Sandy Hook massacre: details emerge about 'loner' gunman
Adam Lanza wrote book about children being slaughtered years before carrying out murders
THE GUNMAN who killed 20 small children and six adults at Sandy Hook Elementary School last December wrote a book about children being slaughtered when he was younger, according to an investigation into the massacre.
Adam Lanza, 20, was described as a "loner" obsessed with violence and ritualistic behaviour. He killed himself on 14 December 2012 after shooting his mother in the forehead at home and going on a murder spree at the Sandy Hook school in Newtown, Connecticut – a massacre that shocked America and reignited the debate over gun controls.
The report from prosecutors, who closed the case yesterday, provides "disturbing insights" into the gunman but no motive, reports the Washington Post.
A book written by Lanza at the age of ten or eleven was among items seized from his home. Called 'The Big Book of Granny', the spiral-bound manuscript included tales of children being slaughtered and a son shooting his mother in the head. The main character has a gun in her walking stick and shoots people, while another character likes hurting people, especially children.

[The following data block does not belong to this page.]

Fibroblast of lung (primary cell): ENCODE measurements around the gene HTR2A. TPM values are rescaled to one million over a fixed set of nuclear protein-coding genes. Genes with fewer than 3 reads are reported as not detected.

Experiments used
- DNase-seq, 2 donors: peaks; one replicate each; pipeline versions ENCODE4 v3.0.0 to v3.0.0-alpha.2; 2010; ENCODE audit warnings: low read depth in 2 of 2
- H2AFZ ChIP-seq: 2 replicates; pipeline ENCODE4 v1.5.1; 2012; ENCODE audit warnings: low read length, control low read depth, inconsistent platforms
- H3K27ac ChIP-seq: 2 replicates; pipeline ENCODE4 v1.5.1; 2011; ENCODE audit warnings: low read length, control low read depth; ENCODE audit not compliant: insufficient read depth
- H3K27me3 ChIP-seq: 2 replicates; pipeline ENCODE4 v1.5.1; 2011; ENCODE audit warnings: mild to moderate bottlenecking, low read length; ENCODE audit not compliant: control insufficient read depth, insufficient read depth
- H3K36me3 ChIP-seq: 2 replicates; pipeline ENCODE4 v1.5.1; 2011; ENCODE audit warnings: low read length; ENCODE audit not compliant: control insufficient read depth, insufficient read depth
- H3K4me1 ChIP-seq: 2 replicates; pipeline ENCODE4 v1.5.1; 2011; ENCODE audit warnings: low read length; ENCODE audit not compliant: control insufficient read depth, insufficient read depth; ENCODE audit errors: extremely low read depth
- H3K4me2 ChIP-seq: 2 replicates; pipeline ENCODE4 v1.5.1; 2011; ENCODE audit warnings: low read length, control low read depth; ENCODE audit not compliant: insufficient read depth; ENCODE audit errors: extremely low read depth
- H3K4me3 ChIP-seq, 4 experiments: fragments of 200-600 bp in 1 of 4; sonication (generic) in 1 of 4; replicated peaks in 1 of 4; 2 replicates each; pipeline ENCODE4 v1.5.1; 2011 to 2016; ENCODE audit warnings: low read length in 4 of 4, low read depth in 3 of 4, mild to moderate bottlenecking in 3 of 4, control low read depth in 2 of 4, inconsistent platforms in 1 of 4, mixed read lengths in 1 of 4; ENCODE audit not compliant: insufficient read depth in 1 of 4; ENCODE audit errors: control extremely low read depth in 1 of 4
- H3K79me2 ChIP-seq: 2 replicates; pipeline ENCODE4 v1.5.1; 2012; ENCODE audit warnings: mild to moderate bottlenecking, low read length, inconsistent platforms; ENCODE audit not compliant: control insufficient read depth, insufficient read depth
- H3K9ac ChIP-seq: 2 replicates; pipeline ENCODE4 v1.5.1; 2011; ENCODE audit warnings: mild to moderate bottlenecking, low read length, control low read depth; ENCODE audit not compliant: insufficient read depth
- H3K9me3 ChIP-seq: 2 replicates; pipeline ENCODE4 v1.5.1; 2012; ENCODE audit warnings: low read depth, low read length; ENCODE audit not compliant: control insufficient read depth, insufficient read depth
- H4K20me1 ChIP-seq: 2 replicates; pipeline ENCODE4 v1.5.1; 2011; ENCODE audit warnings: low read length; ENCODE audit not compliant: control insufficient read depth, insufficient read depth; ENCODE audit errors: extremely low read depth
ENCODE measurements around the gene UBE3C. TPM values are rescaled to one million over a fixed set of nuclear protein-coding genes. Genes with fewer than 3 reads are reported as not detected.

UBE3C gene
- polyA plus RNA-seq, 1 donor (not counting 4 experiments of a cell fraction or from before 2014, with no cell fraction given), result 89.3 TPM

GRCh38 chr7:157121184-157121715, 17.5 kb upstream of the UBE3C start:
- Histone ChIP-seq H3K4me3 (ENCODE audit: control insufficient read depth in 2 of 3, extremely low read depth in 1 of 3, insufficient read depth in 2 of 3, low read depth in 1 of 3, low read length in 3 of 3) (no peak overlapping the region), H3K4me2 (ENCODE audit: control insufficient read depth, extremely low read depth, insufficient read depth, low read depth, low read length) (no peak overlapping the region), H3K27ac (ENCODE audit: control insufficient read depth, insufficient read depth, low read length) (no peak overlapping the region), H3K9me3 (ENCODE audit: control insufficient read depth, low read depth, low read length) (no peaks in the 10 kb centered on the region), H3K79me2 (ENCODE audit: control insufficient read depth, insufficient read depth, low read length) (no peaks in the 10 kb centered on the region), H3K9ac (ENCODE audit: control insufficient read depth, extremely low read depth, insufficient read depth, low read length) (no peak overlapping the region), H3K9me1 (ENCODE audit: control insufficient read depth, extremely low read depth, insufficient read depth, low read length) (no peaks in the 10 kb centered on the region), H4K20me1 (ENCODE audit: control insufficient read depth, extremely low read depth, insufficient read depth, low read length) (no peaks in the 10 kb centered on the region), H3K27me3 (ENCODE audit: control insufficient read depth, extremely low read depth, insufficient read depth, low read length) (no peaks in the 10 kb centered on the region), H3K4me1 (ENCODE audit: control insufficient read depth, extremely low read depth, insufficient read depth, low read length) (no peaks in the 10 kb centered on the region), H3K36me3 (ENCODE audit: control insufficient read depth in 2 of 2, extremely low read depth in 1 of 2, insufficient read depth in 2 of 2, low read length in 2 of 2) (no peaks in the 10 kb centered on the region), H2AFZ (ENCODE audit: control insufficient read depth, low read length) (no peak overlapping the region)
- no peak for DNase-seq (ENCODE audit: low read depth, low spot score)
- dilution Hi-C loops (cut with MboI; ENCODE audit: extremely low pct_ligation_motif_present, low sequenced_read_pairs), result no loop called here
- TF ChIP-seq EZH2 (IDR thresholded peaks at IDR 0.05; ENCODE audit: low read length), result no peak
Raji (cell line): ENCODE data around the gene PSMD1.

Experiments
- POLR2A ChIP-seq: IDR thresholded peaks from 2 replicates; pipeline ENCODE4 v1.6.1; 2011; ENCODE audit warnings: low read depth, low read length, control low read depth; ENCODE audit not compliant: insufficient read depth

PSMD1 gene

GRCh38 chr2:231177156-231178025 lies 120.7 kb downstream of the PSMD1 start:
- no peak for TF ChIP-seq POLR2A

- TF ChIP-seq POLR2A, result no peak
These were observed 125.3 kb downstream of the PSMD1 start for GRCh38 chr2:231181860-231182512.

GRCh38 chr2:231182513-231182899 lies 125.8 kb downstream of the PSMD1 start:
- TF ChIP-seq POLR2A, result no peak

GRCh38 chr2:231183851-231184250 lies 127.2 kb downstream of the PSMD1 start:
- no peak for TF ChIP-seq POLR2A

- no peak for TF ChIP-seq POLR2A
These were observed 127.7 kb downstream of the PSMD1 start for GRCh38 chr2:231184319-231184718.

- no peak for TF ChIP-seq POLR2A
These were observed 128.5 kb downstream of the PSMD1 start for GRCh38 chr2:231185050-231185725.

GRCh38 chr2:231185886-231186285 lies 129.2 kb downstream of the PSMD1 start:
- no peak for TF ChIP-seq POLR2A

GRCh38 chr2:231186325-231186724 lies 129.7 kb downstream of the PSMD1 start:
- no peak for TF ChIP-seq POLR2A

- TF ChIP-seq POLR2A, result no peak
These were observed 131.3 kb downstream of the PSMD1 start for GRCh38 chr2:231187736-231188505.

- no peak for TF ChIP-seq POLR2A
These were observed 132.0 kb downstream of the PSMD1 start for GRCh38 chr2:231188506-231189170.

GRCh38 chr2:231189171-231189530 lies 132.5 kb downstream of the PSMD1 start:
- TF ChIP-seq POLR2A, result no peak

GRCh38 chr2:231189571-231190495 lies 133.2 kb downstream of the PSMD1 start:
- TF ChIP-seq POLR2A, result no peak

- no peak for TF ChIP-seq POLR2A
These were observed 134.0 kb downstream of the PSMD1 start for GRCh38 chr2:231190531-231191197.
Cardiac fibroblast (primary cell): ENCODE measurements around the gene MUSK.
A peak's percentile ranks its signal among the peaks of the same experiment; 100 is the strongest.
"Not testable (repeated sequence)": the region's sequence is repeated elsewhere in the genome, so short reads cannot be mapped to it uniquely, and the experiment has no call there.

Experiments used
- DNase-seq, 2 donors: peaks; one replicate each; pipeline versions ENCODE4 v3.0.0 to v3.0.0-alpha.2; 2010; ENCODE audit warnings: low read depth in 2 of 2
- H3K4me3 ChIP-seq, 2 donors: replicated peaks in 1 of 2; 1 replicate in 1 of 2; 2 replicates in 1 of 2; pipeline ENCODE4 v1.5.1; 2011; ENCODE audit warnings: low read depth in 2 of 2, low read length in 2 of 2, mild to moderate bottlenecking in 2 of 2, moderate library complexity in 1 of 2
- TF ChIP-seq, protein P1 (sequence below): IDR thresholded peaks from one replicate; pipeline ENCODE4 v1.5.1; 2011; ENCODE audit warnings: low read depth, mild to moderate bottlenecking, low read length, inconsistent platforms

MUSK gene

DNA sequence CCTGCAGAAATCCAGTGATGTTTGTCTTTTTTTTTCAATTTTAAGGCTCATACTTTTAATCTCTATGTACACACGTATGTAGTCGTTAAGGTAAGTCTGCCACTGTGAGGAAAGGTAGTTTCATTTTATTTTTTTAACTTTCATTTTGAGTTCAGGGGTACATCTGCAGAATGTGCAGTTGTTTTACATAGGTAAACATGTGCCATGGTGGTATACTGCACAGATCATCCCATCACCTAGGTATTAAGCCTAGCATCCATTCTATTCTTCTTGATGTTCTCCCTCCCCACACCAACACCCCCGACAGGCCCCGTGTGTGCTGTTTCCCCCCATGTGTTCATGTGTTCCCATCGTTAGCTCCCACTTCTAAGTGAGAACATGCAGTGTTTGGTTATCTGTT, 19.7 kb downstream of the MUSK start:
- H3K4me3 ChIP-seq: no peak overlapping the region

Lanza was said to be obsessed with mass murders, such as the 1999 Columbine High shootings, and violent video games. He even kept a spreadsheet ranking mass murders.
The report said that he was diagnosed with Asperger's syndrome - an autism spectrum disorder that is not associated with violence – in 2005 and that he lacked empathy for others. Nobody was allowed into his bedroom, where his windows were covered with black bin bags.
Despite his "significant mental health issues", prosecutors believe Lanza knew what he was planning. He smashed his computer hard drive and used earplugs during the shooting, they said.
The guns he used in the attack had been purchased legally by his mother, who often took her son shooting and, according to the report, had written out a cheque to buy him a pistol for Christmas. Their house also contained knives, swords, spears and other sharp weapons.
Prosecutors found no evidence that Lanza had taken any medication that would have affected his behaviour and said he was "under no extreme emotional disturbance".